When Your Gifted Child Says School is Hard

Frustrated Child in a Classroom
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When my son was in first grade, he told me that the work was too hard. What? I was beyond confused. This was a kid who hadn't struggled with anything practically since the day he was born. How is it that first grade work was turning out to be too hard for him? I should add that I put him in a private school in order to start him early in his schooling. You see, he had missed our state's cutoff date by all of 28 days.

He was five years old and reading on a third grade level. And no, I didn't stick flashcards in his face and force him to learn to read. I was no "tiger mom."

From his earliest days, my son was fascinated by letters and words. In fact, he was SO interested that at one time, I began to fear he had hyperlexia (he doesn't). When he was around 2 1/2, he read his first word and by the time he was three, he was already a fluent reader. We spent a lot of time finding books for him to read and it wasn't long before he knew more about space, dinosaurs, the human body, and several other topics than many adults I know.

So why was first grade so hard?  It wasn't.

"Hard" Doesn't Always Mean "Hard"

First grade was not a good time for us. Kindergarten hadn't been so good either, but I had told my son that first grade would be better, that he would learn new things (things beyond the alphabet). More than the very basics were taught in first grade, but it still didn't include anything new.

My son already knew pretty much everything that was being taught to the kids. This is not unusual for gifted kids. They often come to school already knowing a good portion of the subject matter being taught.

What I finally came to understand about my son's comment that first grade work was too hard is that it was hard for him to focus on and complete the work because it was oppressively tedious and boring.

He was supposed to do all the work meant to reinforce newly learned concepts, even though he had mastered the concepts one or two or even three years earlier. Although he had an extensive vocabulary, my son did not have the vocabulary he needed to explain why he had so much trouble completing first grade work.

Paying Attention and Performing is Hard When You Are Bored Silly

Trying to get my son's first grade teacher and principal to understand the problem proved to be extremely difficult. He had already told his teacher that the work was "too hard." And of course she interpreted it to mean that he was struggling with the concepts and the work. I soon gained a reputation for being one of "those" parents - you know...the one who pushes her kid to learn when he should be out playing. I found out later that the principal actually took my son out of class to her office so he could have the "play" time that she thought he was not getting at home.

At this point, my son was reading third and fourth grade level books on space and the universe. He had read so many of those books that we ran out of books at his reading level in our town's library and had to go to other branches - often. And yet he was being asked to read first grade level books on topics like bunnies in the back yard.

It was excruciatingly painful for him. He couldn't sit still long enough to read the material and wasn't at all interested in answering the questions. He longed to read more about science. But...believe it or not, he was forbidden from bringing his own science books to school!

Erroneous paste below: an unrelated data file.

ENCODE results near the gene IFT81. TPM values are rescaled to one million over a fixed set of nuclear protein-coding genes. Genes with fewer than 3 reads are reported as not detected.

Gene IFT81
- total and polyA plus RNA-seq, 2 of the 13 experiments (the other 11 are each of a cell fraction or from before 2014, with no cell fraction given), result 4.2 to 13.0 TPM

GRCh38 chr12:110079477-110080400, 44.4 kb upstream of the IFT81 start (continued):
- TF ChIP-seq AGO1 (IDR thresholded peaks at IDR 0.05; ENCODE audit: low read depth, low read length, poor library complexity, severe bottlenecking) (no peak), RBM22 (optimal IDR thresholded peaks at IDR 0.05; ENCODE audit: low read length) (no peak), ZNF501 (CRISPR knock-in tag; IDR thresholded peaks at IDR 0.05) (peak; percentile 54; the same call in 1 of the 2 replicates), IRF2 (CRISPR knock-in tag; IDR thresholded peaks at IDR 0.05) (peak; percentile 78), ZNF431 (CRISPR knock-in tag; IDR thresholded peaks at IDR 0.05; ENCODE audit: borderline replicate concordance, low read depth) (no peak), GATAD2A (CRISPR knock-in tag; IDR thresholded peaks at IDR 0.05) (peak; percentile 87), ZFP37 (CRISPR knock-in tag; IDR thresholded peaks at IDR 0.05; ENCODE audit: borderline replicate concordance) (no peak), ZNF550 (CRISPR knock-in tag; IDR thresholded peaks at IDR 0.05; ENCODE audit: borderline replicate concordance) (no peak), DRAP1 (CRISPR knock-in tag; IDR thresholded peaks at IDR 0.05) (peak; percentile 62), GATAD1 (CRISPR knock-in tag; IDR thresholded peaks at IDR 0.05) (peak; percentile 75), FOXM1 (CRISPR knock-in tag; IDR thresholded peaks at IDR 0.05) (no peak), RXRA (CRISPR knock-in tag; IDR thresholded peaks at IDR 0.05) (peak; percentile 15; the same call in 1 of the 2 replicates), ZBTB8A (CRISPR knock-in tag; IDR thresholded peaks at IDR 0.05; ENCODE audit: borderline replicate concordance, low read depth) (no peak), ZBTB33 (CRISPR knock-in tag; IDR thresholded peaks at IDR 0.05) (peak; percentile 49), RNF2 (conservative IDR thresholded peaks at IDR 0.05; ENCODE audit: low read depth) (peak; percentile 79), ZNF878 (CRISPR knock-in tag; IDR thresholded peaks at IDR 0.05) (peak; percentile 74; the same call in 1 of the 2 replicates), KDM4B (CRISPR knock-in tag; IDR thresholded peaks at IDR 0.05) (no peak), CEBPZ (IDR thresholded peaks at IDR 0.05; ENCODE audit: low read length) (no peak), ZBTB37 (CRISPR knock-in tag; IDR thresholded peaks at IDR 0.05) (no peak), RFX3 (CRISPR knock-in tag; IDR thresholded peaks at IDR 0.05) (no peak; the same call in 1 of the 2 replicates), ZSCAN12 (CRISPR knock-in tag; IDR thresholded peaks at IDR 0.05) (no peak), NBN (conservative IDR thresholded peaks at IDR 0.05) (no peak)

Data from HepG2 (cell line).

We've all been to meetings where we are expected to pay attention when we find the presentation ... boring. How would you describe the feeling you had as you sat there, trying not to fidget? Would you say it was hard to sit still and look interested? That's what your child might mean if she says school is "hard."  Of course, your child could have a learning disability, but if you have ruled out that possibility and the child you know to be one who learns easily and quickly is telling you school is hard, then you definitely want to consider the possibility that what your child means is that the work is too EASY and it's hard to pay attention and complete it.

What to Do If Your Child Says Work Is Too Hard

The first thing to do when your child tells you work you are sure should be easy for her is too hard is to find out just what that work is. Don't assume that the work is too challenging and start looking for tutors. Instead, talk to your child. What is it that she is being asked to do? Which work specifically does your child believe is "too hard"? While she might not be able to explain or describe it, she may be able to show you.

If your child is unable to describe or explain the work to you, or you still aren't sure what makes it hard for your child to do it, then it's time to make a first appointment with the teacher. Consider this a fact-finding mission rather than one to find a solution. You must first understand the problem before you can find the right solution. Find out from the teacher what the kids are being asked to do. Avoid letting on that your child has told you that the work is too hard, unless the teacher already knows. Your goal at this point is to find out why your child thinks it's too hard.

Get any details about the work that aren't obvious from the work itself. For example, if you know that your child was supposed to complete a math sheet, but what else do you know about it? How many of those worksheets have the kids already done?

Once you understand why your child feels the work is too hard, it is time to find solutions. And that will almost certainly require a visit with the teacher to get the help your child needs.

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